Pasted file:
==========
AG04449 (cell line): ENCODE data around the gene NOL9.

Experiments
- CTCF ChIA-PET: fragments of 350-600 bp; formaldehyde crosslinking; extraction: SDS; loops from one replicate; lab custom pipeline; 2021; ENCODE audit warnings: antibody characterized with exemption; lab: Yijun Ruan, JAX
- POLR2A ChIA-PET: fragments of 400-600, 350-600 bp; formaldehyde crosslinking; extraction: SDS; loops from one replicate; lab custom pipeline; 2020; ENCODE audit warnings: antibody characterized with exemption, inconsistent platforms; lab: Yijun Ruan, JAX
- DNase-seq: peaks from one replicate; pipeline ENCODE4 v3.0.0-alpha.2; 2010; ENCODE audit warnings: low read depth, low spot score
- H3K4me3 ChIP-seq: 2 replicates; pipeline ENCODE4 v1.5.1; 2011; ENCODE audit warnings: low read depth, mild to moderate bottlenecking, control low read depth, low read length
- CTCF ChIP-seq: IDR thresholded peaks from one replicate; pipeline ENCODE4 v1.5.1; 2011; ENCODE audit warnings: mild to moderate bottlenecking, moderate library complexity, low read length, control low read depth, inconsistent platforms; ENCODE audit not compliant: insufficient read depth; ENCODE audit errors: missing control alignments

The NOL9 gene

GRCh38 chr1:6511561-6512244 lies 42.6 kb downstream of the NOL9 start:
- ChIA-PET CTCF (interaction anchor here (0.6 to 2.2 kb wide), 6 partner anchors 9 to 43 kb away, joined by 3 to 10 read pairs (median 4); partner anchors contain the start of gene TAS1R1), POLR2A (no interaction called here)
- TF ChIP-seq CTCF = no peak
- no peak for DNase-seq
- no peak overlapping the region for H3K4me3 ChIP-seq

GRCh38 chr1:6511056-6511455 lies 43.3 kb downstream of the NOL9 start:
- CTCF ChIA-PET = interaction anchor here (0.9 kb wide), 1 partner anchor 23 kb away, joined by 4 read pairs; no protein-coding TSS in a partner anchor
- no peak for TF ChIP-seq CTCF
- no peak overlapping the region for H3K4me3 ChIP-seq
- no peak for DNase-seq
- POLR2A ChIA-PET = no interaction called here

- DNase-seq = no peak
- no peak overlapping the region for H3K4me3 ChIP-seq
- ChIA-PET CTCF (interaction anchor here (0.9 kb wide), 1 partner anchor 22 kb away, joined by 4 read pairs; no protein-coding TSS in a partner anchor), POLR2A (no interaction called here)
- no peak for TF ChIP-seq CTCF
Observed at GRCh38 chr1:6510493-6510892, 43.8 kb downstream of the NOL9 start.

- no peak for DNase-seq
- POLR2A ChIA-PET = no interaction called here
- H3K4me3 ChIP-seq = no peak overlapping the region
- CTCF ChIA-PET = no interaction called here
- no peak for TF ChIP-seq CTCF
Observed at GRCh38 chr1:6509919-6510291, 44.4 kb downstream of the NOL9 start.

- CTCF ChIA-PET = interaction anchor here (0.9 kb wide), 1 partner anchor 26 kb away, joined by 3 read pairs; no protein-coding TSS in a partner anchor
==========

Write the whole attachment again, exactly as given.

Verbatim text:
AG04449 (cell line): ENCODE data around the gene NOL9.

Experiments
- CTCF ChIA-PET: fragments of 350-600 bp; formaldehyde crosslinking; extraction: SDS; loops from one replicate; lab custom pipeline; 2021; ENCODE audit warnings: antibody characterized with exemption; lab: Yijun Ruan, JAX
- POLR2A ChIA-PET: fragments of 400-600, 350-600 bp; formaldehyde crosslinking; extraction: SDS; loops from one replicate; lab custom pipeline; 2020; ENCODE audit warnings: antibody characterized with exemption, inconsistent platforms; lab: Yijun Ruan, JAX
- DNase-seq: peaks from one replicate; pipeline ENCODE4 v3.0.0-alpha.2; 2010; ENCODE audit warnings: low read depth, low spot score
- H3K4me3 ChIP-seq: 2 replicates; pipeline ENCODE4 v1.5.1; 2011; ENCODE audit warnings: low read depth, mild to moderate bottlenecking, control low read depth, low read length
- CTCF ChIP-seq: IDR thresholded peaks from one replicate; pipeline ENCODE4 v1.5.1; 2011; ENCODE audit warnings: mild to moderate bottlenecking, moderate library complexity, low read length, control low read depth, inconsistent platforms; ENCODE audit not compliant: insufficient read depth; ENCODE audit errors: missing control alignments

The NOL9 gene

GRCh38 chr1:6511561-6512244 lies 42.6 kb downstream of the NOL9 start:
- ChIA-PET CTCF (interaction anchor here (0.6 to 2.2 kb wide), 6 partner anchors 9 to 43 kb away, joined by 3 to 10 read pairs (median 4); partner anchors contain the start of gene TAS1R1), POLR2A (no interaction called here)
- TF ChIP-seq CTCF = no peak
- no peak for DNase-seq
- no peak overlapping the region for H3K4me3 ChIP-seq

GRCh38 chr1:6511056-6511455 lies 43.3 kb downstream of the NOL9 start:
- CTCF ChIA-PET = interaction anchor here (0.9 kb wide), 1 partner anchor 23 kb away, joined by 4 read pairs; no protein-coding TSS in a partner anchor
- no peak for TF ChIP-seq CTCF
- no peak overlapping the region for H3K4me3 ChIP-seq
- no peak for DNase-seq
- POLR2A ChIA-PET = no interaction called here

- DNase-seq = no peak
- no peak overlapping the region for H3K4me3 ChIP-seq
- ChIA-PET CTCF (interaction anchor here (0.9 kb wide), 1 partner anchor 22 kb away, joined by 4 read pairs; no protein-coding TSS in a partner anchor), POLR2A (no interaction called here)
- no peak for TF ChIP-seq CTCF
Observed at GRCh38 chr1:6510493-6510892, 43.8 kb downstream of the NOL9 start.

- no peak for DNase-seq
- POLR2A ChIA-PET = no interaction called here
- H3K4me3 ChIP-seq = no peak overlapping the region
- CTCF ChIA-PET = no interaction called here
- no peak for TF ChIP-seq CTCF
Observed at GRCh38 chr1:6509919-6510291, 44.4 kb downstream of the NOL9 start.

- CTCF ChIA-PET = interaction anchor here (0.9 kb wide), 1 partner anchor 26 kb away, joined by 3 read pairs; no protein-coding TSS in a partner anchor